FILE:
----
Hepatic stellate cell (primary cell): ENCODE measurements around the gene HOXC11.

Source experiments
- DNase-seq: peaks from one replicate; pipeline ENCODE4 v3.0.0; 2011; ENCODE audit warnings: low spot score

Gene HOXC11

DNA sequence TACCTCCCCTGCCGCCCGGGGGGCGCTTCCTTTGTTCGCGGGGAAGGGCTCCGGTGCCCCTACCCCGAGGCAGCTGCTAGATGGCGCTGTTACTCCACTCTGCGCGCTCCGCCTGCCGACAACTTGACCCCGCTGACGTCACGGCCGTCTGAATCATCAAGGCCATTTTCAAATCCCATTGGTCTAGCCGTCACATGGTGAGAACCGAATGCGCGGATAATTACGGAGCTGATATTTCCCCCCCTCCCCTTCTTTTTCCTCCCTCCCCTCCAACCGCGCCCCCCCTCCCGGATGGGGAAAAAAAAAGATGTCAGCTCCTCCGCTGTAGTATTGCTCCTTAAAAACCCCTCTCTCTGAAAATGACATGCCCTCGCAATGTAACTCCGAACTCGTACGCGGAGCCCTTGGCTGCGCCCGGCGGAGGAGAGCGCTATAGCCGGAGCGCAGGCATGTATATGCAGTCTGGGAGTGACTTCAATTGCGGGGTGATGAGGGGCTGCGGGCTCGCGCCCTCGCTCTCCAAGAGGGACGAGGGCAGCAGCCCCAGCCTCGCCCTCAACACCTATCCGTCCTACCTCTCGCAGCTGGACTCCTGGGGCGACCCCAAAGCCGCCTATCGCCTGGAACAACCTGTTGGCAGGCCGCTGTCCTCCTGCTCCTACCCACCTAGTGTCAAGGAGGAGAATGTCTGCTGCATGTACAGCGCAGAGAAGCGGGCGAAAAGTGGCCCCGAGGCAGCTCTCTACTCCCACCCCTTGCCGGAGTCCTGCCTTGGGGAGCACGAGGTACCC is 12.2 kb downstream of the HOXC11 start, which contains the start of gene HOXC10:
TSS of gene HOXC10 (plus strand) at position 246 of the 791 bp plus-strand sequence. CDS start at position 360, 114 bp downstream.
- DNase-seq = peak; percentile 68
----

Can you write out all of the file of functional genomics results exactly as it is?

Hepatic stellate cell (primary cell): ENCODE measurements around the gene HOXC11.

Source experiments
- DNase-seq: peaks from one replicate; pipeline ENCODE4 v3.0.0; 2011; ENCODE audit warnings: low spot score

Gene HOXC11

DNA sequence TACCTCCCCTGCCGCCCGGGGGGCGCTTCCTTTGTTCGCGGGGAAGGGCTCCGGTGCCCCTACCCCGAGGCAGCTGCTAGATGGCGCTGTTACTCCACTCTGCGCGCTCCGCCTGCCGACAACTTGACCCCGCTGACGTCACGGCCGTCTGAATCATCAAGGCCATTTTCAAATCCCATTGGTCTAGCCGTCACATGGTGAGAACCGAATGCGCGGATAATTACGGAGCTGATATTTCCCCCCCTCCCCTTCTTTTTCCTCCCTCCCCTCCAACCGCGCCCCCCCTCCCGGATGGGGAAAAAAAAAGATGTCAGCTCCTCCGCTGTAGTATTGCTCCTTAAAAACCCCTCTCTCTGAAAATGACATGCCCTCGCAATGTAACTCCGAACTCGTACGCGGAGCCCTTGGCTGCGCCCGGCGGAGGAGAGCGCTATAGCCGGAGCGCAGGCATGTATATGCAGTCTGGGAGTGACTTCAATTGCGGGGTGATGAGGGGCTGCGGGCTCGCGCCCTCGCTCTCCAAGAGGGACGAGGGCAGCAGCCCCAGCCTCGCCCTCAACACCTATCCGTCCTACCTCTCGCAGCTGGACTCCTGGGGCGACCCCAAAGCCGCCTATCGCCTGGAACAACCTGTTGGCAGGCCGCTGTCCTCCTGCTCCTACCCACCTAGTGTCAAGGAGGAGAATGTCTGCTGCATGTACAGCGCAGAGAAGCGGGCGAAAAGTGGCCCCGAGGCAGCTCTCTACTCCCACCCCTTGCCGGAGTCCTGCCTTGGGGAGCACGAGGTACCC is 12.2 kb downstream of the HOXC11 start, which contains the start of gene HOXC10:
TSS of gene HOXC10 (plus strand) at position 246 of the 791 bp plus-strand sequence. CDS start at position 360, 114 bp downstream.
- DNase-seq = peak; percentile 68